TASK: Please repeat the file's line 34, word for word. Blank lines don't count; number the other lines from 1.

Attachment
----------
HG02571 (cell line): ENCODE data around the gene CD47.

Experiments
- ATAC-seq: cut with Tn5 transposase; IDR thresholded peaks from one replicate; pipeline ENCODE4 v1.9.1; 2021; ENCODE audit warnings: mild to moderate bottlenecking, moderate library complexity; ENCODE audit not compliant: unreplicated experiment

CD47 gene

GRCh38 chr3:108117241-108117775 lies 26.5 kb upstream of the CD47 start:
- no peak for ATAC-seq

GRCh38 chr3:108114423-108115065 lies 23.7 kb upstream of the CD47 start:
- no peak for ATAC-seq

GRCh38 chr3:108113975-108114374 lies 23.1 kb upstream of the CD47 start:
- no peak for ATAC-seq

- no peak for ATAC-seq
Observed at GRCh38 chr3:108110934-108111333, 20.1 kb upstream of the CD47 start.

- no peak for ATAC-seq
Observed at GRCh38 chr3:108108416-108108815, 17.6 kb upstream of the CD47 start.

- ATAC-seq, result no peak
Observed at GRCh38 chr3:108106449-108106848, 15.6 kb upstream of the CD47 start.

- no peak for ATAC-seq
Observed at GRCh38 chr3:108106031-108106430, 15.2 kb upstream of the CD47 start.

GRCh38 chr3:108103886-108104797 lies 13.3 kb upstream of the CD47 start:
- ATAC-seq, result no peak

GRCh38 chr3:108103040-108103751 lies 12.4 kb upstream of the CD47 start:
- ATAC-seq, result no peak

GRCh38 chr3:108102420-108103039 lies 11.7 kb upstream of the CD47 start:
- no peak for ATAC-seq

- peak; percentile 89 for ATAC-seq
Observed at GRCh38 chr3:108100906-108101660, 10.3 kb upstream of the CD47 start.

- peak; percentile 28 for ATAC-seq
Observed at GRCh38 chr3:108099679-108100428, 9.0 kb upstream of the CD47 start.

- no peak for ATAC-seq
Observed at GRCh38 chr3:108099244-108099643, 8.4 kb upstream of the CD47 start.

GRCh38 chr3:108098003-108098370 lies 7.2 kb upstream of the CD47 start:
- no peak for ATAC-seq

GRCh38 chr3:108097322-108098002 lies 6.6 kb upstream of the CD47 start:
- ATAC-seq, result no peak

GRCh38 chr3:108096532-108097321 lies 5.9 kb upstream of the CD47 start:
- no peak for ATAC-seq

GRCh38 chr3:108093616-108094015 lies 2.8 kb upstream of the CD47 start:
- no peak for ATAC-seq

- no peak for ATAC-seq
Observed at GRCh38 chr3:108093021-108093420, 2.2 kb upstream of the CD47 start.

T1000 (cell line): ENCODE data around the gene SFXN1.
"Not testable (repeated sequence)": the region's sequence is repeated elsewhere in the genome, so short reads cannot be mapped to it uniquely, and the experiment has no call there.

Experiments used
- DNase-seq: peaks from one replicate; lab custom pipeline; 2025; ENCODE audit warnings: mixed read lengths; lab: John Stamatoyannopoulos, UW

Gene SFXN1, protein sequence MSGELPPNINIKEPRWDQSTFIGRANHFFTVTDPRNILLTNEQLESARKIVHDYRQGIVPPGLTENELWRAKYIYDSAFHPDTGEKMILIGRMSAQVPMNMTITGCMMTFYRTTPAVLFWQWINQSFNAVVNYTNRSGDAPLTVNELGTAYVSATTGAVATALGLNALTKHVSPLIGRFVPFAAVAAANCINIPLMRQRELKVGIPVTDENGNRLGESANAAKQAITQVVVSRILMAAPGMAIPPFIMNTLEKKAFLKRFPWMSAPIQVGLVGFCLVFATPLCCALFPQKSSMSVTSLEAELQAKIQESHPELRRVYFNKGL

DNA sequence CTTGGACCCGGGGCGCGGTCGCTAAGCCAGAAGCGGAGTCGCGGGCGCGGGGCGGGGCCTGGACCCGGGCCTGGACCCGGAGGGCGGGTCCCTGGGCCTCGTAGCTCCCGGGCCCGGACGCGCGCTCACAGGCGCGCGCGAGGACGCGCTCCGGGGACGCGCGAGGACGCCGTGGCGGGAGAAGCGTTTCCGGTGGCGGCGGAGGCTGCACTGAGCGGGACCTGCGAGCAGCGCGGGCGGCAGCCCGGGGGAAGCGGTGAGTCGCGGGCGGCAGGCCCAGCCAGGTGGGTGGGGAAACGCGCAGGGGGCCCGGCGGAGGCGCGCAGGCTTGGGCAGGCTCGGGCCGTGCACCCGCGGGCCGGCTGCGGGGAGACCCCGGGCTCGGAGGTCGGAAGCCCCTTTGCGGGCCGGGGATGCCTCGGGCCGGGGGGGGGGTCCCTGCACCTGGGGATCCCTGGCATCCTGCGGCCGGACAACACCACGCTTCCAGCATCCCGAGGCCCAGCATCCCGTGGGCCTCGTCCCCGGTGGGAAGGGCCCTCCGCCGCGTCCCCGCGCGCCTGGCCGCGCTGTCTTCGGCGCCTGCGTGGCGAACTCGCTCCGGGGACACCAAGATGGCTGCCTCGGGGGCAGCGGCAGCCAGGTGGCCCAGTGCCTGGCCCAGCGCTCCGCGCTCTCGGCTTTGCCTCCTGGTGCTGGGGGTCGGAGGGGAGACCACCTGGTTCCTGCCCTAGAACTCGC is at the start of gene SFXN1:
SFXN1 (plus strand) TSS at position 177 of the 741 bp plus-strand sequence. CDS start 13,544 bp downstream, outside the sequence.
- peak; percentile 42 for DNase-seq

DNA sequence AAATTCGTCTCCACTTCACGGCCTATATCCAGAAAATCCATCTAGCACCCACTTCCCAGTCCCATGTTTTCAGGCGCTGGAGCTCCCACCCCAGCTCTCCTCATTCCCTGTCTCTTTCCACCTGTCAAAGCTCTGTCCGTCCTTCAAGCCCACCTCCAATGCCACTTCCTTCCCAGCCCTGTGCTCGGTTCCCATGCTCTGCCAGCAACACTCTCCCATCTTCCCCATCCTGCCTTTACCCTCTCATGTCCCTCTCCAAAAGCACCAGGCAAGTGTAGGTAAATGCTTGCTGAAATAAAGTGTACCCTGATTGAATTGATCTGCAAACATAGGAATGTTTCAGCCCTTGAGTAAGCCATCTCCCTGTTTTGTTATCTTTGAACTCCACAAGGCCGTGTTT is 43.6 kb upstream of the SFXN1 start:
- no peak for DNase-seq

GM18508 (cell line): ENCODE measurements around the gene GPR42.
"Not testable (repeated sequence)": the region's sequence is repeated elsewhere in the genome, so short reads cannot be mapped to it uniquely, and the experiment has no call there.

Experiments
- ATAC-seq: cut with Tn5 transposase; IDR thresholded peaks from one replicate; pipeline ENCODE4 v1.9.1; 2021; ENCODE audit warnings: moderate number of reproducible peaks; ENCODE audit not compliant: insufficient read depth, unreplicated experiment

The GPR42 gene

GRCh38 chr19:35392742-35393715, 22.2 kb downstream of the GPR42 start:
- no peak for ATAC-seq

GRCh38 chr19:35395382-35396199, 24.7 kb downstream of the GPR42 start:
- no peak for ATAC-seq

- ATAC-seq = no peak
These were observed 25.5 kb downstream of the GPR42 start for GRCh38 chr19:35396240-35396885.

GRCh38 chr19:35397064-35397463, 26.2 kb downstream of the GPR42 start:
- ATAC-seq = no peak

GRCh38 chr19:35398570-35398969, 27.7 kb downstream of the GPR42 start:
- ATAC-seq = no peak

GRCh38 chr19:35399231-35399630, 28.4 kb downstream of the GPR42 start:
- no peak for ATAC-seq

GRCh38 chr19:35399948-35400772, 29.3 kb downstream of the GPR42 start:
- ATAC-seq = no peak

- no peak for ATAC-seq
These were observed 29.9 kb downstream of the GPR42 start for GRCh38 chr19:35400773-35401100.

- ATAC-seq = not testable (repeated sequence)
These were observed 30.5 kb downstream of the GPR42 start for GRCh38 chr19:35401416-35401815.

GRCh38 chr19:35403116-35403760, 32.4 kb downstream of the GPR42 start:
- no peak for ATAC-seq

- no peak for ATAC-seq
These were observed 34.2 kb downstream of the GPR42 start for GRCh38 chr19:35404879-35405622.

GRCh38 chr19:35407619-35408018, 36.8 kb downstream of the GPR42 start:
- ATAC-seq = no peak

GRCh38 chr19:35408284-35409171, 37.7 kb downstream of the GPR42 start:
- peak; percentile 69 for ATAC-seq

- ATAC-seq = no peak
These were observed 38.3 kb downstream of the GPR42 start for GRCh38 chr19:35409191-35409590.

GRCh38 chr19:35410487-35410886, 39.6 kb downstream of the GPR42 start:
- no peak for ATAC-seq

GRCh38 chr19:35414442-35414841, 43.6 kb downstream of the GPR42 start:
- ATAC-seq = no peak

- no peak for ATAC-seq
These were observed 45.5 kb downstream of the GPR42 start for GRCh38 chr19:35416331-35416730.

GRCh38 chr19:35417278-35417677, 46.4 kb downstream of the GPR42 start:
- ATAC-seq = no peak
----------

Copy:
- ATAC-seq, result no peak